Feb 13, 2020 16:42 Asia/Tehran [Updated: Aug 11, 2020 22:13 Asia/Tehran]

Scientists have unearthed one of the largest turtles that ever lived, which prowled the lakes and rivers of northern South America and was built for battle.

Iran PressAmerica: One of the largest turtles that ever lived prowled the lakes and rivers of northern South America from about 13 million years ago to 7 million years ago, and this car-sized freshwater beast was built for battle.

Scientists said on Wednesday (February 12) that they have unearthed new fossils of the turtle, called Stupendemys geographicus, in Colombia's Tatacoa Desert and Venezuela's Urumaco region that for the first time provide a comprehensive understanding of the big reptile, which got up to 13 feet (4 meters) long and 1.25 tonnes in weight, Reuters reported.

Stupendemys males, unlike the females, boasted sturdy front-facing horns on both sides of the carapace -or shell- very close to the neck. Deep scars detected in the fossils indicated that these horns may have been used like a lance for fighting with other Stupendemys males over mates or territory.

Fighting occurs among certain turtles alive today, particularly between male tortoises, according to paleontologist Edwin Cadena of the Universidad del Rosario in Bogota, who led the research published in the journal Science Advances.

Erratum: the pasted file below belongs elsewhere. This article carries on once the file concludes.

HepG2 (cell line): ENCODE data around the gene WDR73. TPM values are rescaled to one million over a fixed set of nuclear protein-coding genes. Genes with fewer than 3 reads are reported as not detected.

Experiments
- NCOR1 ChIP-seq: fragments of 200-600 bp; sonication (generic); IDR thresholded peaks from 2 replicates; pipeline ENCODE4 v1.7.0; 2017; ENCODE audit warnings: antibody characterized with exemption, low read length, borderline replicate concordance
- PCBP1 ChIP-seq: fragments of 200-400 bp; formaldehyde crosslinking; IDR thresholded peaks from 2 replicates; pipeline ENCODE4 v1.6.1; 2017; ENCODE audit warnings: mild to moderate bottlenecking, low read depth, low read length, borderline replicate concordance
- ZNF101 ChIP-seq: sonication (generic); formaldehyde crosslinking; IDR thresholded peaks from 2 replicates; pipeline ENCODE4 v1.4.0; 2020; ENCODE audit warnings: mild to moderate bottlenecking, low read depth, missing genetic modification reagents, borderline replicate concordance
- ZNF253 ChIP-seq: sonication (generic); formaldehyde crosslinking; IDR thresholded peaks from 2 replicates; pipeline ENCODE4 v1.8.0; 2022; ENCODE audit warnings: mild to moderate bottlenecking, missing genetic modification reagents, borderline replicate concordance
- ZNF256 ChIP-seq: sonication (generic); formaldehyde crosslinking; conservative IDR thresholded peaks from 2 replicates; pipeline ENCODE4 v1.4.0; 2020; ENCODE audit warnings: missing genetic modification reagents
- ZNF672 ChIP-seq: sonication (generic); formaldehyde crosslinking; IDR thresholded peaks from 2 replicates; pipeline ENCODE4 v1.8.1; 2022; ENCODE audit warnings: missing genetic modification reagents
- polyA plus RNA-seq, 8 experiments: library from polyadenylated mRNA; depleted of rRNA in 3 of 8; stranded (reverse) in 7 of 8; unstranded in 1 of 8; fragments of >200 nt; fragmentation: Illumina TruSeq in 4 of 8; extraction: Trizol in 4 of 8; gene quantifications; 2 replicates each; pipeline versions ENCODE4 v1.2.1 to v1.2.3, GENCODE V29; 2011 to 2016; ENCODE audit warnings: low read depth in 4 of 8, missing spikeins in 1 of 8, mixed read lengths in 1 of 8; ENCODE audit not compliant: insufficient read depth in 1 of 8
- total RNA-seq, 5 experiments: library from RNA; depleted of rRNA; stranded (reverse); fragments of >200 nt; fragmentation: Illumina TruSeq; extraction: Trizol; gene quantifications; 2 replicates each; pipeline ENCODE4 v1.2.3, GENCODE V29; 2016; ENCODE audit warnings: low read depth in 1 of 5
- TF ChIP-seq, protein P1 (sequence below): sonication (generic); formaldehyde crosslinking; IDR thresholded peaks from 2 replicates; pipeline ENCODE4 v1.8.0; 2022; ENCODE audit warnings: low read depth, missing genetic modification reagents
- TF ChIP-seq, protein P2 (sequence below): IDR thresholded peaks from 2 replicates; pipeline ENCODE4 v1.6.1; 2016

Stupendemys is the second-largest known turtle, behind seagoing Archelon, which lived roughly 70 million years ago at the end of the age of dinosaurs and reached about 15 feet (4.6 meters) in length.

The first Stupendemys fossils were found in the 1970s but many mysteries remained about the animal. The new fossils included the largest-known turtle shell - 9.4 feet (2.86 meters) long, even larger than Archelon's shell - and the first lower jaw remains, which gave clues about its diet.

Stupendemys -meaning 'stupendous turtle'- inhabited a colossal wetlands system spanning Colombia, Venezuela, Brazil and Peru before the Amazon and Orinoco rivers were formed.

Its large size may have been crucial in defending against formidable predators. It shared the environment with giant crocodilians including the 36-foot-long (11-metre-long) caiman Purussaurus and the 33-foot-long (10-metre-long) gavial relative Gryposuchus. One of the Stupendemys fossils was found with a two-inch-long (5 cm) croc tooth embedded in it.


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